Michigan and Georgia state legislators are considering legislation that would expand access to telehealth services for contact lens and eyeglasses prescription renewals. While a seemingly small change, it would make it easier for consumers to get new glasses and contacts and help push the states toward more innovative health care more broadly. This week I had the opportunity to testify to both state legislatures why I agree with these proposed changes.

Under current law, both Michigan and Georgia treat ocular health differently than other types of health care. Patients can see physicians remotely to renew drug prescriptions but not eyeglass or contact lens prescriptions. The states legislatively limited access to telehealth over safety concerns rather than letting the governing boards of medicine decide where a person could receive ocular health care.

In recent years, renewing contact lens and eye glass prescriptions has become commonplace is many states. After an initial prescription is provided with an in-person exam, certain low-risk contact lens wearers can use home computers and mobile phones to check their vision and take a picture of their eye to renew prescriptions for up to five years. The information is sent to a local ophthalmologist, who reviews the results and issues a prescription renewal if appropriate.

But this type of renewal is banned in Michigan and Georgia. The good news is, the state legislatures are considering HB 4356 and HB 629, innovative bills which would roll back these limits and allow the residents of Michigan and Georgia, respectively, to use telehealth to renew lens prescriptions.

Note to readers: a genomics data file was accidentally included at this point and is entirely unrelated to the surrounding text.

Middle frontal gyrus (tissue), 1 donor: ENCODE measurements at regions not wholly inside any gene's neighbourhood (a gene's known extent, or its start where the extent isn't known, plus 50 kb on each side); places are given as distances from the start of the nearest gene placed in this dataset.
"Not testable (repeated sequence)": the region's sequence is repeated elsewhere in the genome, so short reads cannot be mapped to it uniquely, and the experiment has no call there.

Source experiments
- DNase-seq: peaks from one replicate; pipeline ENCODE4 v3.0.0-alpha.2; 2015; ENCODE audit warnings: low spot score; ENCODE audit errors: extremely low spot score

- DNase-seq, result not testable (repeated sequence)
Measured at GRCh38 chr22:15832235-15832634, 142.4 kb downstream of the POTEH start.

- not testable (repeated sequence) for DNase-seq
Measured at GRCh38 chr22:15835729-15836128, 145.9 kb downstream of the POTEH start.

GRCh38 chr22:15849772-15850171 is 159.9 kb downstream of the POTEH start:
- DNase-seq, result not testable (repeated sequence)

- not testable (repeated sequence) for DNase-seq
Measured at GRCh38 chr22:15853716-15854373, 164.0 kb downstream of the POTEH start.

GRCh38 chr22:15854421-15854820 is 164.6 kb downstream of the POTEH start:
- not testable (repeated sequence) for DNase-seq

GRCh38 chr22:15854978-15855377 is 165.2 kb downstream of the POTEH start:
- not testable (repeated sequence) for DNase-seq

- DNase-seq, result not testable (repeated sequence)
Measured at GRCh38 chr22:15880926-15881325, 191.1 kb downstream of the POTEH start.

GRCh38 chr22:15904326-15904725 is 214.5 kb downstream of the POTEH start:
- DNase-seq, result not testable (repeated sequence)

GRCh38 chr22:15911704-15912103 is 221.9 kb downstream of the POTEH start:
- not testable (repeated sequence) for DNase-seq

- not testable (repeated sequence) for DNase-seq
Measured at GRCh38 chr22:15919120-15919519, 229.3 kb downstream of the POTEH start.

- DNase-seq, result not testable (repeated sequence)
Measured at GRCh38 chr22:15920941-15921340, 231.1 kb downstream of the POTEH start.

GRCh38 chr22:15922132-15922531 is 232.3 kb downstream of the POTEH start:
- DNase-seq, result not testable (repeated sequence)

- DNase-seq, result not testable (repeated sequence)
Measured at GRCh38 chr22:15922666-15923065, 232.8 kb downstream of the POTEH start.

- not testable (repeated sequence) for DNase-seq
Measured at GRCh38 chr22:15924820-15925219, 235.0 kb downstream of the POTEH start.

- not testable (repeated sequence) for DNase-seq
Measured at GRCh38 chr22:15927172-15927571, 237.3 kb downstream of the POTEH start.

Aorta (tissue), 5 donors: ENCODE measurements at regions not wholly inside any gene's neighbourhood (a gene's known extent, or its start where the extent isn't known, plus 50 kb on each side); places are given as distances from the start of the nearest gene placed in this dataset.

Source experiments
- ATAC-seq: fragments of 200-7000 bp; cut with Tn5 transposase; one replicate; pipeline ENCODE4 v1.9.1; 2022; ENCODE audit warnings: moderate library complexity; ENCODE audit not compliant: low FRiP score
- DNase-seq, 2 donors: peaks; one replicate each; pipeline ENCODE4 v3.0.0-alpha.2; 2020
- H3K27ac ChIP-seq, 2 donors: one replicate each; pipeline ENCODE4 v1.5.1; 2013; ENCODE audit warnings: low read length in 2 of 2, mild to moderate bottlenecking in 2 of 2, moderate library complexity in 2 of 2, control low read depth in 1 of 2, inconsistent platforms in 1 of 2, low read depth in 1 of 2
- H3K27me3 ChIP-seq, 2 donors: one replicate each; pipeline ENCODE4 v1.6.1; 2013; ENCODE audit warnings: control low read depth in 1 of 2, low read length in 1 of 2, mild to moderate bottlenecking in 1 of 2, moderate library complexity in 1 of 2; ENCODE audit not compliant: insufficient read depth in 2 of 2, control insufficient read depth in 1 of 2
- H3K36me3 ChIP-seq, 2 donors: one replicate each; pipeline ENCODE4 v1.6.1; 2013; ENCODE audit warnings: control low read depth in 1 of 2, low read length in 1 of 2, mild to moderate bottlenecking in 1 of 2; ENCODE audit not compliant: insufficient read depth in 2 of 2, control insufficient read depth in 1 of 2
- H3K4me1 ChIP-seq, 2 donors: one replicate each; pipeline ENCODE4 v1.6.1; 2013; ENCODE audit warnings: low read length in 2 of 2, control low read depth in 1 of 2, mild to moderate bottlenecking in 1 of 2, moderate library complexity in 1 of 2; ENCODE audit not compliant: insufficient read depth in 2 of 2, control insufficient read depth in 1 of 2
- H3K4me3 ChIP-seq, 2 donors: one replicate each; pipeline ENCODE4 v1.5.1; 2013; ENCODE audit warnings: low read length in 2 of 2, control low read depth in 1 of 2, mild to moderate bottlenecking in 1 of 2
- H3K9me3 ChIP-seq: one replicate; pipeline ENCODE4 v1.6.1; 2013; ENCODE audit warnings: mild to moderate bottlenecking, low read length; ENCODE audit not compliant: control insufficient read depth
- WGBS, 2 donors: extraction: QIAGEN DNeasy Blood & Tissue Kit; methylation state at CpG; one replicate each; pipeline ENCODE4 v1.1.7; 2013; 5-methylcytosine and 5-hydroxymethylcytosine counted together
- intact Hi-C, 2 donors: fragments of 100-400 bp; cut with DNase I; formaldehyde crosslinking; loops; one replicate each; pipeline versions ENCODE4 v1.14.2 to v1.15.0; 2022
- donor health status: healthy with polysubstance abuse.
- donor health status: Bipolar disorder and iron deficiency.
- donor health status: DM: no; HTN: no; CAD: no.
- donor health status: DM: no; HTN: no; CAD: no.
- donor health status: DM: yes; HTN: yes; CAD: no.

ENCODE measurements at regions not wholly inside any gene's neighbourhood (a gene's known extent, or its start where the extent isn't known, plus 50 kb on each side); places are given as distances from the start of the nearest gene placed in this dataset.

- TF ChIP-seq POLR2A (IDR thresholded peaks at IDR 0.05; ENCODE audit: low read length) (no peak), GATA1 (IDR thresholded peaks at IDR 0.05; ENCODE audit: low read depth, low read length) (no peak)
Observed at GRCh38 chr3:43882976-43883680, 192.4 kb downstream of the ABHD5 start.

While telehealth will never be a panacea of all of health care, it does have the potential to increase access and reduce costs. But using state law to unnecessarily blocking access to certain telehealth services is just one (of many) reasons why health care costs too much in the United States. Here’s a technology that allows people to avoid unnecessary in-person visits, and yet it’s banned from being used for basic lens prescription renewals. And as we’ve seen from the Covid-19 pandemic, telehealth can BOTH improve access and reduce costs when used appropriately.

During Covid-19, it’s been laid bare how some parts of the health care system maintain barriers to access solely for revenue purposes. To reduce costs and improve access, we need to make it easier to access needed care – whether or not we are in a pandemic.

Michigan and Georgia should vote to approve these bills to make it easier for their constituents to get their eyeglass and contact lens prescriptions.


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